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Sep 2007
The Riddle-Master’s Game - Patricia A. McKillip - Gollancz, 2001
* * * *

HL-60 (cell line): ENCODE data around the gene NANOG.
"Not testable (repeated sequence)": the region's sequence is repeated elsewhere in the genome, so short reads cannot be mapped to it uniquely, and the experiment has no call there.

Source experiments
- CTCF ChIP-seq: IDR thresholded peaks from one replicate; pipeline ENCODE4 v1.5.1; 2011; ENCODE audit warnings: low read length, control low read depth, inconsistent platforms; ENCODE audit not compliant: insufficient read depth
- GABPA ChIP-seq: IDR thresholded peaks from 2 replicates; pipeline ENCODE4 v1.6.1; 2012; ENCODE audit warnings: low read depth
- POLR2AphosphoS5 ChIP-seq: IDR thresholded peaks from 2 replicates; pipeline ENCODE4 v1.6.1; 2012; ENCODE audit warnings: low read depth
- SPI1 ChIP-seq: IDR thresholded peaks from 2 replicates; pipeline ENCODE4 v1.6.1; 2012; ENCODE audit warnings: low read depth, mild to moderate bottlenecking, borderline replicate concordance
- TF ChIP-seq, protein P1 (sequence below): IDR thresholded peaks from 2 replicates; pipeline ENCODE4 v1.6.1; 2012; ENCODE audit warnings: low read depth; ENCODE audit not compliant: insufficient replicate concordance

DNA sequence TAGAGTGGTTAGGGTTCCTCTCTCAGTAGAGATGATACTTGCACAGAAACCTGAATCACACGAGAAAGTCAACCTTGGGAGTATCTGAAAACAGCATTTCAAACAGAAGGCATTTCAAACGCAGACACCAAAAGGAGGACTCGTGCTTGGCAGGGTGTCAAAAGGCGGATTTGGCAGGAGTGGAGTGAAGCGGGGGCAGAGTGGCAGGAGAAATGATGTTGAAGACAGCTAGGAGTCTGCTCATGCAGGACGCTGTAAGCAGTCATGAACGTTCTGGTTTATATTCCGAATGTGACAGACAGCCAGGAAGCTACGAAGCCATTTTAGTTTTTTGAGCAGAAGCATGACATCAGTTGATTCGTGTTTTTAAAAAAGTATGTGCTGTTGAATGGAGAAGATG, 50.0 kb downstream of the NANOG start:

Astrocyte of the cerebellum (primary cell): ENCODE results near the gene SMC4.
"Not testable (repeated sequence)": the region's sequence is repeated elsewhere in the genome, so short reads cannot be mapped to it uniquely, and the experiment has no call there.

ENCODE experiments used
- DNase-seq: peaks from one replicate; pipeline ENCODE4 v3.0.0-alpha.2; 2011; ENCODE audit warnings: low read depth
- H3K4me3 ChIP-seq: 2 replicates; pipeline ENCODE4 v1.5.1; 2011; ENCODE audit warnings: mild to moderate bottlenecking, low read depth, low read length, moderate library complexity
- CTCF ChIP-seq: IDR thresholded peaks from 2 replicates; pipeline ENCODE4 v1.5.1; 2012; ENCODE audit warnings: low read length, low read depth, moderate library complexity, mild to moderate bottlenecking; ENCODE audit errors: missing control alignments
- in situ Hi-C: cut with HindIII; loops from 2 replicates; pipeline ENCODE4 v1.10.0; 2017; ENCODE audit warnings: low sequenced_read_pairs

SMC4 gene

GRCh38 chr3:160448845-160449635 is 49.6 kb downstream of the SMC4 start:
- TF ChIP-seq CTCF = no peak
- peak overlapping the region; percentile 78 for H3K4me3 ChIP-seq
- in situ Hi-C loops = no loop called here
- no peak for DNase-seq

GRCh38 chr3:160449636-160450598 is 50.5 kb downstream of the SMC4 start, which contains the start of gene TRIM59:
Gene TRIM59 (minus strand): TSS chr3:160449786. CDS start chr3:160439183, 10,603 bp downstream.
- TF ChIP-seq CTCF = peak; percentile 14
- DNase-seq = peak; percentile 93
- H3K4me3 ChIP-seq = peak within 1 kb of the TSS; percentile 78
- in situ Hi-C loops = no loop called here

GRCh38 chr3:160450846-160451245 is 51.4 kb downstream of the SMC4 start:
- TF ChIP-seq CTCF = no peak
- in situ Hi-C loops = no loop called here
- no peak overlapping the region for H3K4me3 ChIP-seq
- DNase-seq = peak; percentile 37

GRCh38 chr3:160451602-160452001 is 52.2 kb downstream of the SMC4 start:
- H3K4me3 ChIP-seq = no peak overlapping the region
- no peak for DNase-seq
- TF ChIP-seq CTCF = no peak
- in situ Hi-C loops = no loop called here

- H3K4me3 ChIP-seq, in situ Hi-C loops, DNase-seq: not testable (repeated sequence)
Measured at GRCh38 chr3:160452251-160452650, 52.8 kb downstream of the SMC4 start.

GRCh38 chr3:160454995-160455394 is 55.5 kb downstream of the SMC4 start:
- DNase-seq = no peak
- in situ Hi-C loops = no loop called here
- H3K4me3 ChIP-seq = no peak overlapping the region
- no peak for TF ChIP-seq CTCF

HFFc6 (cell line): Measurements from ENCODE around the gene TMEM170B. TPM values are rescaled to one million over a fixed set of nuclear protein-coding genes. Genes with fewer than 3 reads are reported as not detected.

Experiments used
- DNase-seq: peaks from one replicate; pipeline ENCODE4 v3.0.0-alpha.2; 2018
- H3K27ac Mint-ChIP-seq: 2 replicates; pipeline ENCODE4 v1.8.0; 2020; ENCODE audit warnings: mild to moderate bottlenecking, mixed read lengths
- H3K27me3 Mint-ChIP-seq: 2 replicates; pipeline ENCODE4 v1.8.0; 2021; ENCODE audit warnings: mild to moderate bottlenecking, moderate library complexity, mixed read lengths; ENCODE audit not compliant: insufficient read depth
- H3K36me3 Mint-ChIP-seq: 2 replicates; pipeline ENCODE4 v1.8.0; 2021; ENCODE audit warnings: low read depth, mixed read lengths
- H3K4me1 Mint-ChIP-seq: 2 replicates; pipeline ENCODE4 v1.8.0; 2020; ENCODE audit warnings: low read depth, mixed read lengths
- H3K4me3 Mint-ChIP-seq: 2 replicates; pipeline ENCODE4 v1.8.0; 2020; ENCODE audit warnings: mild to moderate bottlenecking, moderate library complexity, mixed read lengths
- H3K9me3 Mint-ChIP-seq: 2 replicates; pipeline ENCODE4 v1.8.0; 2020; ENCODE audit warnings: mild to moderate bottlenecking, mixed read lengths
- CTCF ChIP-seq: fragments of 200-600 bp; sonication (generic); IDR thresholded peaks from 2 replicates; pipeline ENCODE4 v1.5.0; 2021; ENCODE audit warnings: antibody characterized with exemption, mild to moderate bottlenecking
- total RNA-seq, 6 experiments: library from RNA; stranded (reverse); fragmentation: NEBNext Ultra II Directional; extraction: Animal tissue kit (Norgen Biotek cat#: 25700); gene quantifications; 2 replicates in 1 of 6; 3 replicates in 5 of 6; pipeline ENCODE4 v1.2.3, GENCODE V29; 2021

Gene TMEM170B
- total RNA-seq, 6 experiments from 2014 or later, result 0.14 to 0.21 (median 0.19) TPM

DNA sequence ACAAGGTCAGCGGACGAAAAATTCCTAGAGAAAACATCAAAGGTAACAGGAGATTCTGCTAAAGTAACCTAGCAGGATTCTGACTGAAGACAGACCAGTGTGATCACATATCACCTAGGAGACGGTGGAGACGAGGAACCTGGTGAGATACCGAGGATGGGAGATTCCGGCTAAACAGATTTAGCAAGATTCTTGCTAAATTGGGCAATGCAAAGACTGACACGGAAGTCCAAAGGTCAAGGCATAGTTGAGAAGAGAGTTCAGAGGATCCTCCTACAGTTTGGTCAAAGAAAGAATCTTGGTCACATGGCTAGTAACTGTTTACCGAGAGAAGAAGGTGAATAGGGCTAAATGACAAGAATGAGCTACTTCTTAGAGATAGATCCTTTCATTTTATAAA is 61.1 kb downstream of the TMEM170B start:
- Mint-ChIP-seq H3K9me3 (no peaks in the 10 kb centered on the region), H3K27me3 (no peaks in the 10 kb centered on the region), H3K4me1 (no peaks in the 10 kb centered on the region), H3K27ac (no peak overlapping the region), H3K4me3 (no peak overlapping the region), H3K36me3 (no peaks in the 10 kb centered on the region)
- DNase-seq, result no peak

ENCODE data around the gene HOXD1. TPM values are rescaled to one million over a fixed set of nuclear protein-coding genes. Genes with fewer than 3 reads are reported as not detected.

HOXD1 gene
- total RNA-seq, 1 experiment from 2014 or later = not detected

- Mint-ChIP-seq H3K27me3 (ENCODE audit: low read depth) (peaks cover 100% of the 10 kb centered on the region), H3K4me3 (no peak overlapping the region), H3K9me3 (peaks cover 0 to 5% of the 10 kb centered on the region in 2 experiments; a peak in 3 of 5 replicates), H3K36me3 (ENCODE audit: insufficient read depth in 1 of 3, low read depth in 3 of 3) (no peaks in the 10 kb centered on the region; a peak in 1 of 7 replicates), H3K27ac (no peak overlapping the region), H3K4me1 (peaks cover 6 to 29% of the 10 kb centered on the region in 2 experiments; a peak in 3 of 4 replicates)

If, on a quiet evening, you should find yourself in the vicinity of Wolvercote, North Oxford, you will hear a faint whirring noise. The sound is Professor J.R.R. Tolkien spinning in his grave as yet another Lord of the Rings-inspired fantasy trilogy hits the book shelves. He has only himself to blame, of course; the themes of epic fantasy (a hero with a hidden birthright; prophecies that must be fulfilled; a Dark Lord who is a point source for all evil in the land; a humanoid dark race who are his minions; a brewing war for survival; magical abilities possessed only by the select few; items of power; women reduced to bit parts) have been present in folk tales and myths from around the world for centuries, but his unique achievement was to bring them together into a narrative that would lodge itself like crack cocaine in the brains of the vulnerable. Imitation being the sincerest form of flattery (and market demand the mother of (lack of) invention), it was inevitable that other authors would try to create their own takes on these epic themes without Professor Tolkien’s deep knowledge of the source material and painstaking attention to detail, with largely disastrous results. I would like to think, however, that Patricia McKillip’s trilogy may have slowed his post-mortem gyrations just a little.
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